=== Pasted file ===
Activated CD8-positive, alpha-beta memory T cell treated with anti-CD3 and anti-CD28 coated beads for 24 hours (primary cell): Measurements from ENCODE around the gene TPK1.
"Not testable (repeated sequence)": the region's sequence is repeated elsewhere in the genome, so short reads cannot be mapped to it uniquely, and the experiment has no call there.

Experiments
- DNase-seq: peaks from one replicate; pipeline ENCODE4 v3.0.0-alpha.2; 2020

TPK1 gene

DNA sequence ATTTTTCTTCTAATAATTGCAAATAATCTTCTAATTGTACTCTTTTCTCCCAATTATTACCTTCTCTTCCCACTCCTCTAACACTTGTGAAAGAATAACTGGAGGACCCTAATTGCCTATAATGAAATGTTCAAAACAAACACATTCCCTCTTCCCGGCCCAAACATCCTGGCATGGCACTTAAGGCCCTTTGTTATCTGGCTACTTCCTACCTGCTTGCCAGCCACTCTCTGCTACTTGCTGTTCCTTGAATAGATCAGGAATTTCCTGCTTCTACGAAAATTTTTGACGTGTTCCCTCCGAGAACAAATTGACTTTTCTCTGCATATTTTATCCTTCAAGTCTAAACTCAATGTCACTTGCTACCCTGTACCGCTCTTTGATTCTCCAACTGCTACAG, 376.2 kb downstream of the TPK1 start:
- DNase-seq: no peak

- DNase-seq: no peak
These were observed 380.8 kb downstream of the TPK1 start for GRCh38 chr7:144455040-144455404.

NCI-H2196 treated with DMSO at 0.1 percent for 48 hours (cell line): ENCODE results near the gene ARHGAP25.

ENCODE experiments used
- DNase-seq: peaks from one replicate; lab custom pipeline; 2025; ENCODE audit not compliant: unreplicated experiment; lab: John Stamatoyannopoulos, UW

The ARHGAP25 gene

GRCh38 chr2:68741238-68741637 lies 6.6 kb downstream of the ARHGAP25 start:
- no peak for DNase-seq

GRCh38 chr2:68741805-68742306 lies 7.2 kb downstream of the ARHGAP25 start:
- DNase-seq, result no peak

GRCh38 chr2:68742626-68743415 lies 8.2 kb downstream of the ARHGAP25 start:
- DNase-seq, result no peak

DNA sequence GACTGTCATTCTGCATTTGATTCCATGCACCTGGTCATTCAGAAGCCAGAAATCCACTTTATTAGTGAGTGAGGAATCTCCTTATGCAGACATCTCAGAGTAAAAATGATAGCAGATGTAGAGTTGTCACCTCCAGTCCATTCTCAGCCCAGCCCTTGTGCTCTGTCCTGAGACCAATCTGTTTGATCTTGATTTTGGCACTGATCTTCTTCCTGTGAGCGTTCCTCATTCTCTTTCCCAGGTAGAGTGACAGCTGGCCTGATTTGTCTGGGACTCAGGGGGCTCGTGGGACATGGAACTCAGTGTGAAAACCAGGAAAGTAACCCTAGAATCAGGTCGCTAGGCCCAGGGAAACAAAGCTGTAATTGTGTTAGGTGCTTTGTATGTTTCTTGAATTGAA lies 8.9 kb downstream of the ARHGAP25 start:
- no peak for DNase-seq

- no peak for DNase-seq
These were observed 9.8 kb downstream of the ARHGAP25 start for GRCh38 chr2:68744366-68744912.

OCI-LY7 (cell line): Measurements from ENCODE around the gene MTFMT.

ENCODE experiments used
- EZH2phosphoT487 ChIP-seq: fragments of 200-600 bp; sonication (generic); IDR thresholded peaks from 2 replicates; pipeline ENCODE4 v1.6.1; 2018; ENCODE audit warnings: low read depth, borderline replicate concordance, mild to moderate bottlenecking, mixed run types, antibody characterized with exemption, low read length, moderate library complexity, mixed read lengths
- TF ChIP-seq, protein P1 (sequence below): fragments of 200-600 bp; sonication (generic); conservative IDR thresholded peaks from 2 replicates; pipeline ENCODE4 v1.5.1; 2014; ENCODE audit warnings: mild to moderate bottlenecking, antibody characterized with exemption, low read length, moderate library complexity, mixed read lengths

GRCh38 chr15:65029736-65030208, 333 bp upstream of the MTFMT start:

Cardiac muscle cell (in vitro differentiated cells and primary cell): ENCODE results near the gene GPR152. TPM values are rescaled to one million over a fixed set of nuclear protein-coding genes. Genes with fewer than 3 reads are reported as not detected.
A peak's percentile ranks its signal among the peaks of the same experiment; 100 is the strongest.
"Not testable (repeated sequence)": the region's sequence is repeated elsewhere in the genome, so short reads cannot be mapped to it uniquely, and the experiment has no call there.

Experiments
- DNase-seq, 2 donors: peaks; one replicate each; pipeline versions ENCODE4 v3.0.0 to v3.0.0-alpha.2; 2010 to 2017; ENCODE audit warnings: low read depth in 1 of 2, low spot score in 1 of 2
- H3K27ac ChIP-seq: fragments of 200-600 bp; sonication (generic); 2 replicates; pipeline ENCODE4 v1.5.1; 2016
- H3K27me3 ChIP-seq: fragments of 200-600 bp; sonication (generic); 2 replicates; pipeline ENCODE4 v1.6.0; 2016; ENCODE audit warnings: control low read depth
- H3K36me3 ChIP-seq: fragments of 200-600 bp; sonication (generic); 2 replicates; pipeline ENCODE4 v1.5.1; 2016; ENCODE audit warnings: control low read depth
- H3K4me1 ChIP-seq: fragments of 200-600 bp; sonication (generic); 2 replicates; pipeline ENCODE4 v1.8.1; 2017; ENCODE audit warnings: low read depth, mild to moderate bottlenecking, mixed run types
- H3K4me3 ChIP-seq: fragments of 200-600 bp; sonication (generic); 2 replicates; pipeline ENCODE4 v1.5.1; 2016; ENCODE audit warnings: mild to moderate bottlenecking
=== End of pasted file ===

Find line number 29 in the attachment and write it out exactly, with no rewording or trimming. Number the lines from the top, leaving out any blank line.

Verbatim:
Cardiac muscle cell (in vitro differentiated cells and primary cell): ENCODE results near the gene GPR152. TPM values are rescaled to one million over a fixed set of nuclear protein-coding genes. Genes with fewer than 3 reads are reported as not detected.